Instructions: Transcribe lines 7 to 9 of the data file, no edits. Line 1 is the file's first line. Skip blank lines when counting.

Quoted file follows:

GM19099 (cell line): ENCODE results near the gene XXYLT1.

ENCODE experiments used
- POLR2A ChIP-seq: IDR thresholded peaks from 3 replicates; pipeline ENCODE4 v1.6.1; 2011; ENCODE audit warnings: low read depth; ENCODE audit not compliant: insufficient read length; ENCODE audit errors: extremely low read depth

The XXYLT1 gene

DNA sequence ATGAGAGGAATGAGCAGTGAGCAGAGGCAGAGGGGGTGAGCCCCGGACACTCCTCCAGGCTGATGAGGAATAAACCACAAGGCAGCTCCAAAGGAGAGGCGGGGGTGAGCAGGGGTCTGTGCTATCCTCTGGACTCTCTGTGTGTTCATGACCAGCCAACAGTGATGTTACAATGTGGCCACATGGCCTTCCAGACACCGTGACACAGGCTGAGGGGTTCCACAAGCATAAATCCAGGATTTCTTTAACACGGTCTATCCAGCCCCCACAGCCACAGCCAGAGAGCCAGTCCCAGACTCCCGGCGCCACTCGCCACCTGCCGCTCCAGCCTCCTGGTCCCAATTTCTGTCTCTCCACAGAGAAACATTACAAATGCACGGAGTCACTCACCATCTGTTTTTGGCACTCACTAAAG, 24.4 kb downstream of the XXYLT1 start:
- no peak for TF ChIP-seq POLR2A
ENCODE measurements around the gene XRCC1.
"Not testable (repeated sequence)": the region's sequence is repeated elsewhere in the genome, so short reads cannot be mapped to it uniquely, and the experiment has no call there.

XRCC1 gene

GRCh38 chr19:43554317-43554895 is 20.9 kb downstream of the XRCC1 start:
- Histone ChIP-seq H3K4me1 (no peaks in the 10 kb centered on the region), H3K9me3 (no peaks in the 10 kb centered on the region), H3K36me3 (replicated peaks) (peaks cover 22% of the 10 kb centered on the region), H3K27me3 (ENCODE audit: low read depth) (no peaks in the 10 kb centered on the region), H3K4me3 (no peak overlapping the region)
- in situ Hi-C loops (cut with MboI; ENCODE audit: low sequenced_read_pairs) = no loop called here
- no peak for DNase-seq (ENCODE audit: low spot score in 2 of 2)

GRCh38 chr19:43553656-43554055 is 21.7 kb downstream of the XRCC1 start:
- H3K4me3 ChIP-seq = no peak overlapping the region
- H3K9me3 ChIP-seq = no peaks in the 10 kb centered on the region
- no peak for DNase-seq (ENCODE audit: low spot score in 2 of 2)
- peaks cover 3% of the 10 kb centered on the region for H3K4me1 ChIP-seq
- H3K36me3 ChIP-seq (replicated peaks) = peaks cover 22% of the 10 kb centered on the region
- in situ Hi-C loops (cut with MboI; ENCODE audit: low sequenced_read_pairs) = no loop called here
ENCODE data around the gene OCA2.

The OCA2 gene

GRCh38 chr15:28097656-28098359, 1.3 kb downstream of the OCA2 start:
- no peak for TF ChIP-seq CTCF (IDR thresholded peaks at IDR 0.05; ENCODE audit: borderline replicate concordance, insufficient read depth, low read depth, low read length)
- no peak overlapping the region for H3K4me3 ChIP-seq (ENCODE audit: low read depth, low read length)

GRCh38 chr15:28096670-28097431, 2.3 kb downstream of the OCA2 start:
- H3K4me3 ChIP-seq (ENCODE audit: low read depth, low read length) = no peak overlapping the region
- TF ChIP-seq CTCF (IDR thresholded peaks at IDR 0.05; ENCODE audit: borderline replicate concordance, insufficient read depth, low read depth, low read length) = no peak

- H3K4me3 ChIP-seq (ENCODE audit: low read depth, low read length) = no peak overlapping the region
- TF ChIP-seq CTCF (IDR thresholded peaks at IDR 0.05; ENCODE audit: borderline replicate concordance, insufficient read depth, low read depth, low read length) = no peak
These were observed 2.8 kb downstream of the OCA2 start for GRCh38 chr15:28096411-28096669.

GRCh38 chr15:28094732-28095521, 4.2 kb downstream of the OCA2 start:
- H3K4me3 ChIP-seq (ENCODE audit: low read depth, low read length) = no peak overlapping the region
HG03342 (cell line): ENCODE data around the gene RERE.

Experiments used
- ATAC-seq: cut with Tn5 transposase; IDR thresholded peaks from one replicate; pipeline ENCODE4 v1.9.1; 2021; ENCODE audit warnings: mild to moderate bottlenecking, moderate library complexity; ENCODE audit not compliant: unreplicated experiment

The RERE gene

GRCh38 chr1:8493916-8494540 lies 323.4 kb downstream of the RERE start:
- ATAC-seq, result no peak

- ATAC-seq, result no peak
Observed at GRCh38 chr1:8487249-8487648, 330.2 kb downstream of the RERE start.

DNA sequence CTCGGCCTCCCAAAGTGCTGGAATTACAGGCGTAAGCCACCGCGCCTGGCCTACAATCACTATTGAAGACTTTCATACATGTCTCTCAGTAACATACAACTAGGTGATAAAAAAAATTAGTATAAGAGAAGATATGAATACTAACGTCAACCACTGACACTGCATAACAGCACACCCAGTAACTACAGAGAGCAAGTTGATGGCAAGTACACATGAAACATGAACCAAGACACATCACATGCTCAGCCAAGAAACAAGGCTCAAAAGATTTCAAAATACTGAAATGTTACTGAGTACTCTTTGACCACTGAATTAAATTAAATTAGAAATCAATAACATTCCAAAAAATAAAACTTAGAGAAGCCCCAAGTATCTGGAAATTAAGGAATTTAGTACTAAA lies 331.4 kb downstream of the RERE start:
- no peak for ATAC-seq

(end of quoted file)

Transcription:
ENCODE measurements around the gene XRCC1.
"Not testable (repeated sequence)": the region's sequence is repeated elsewhere in the genome, so short reads cannot be mapped to it uniquely, and the experiment has no call there.

XRCC1 gene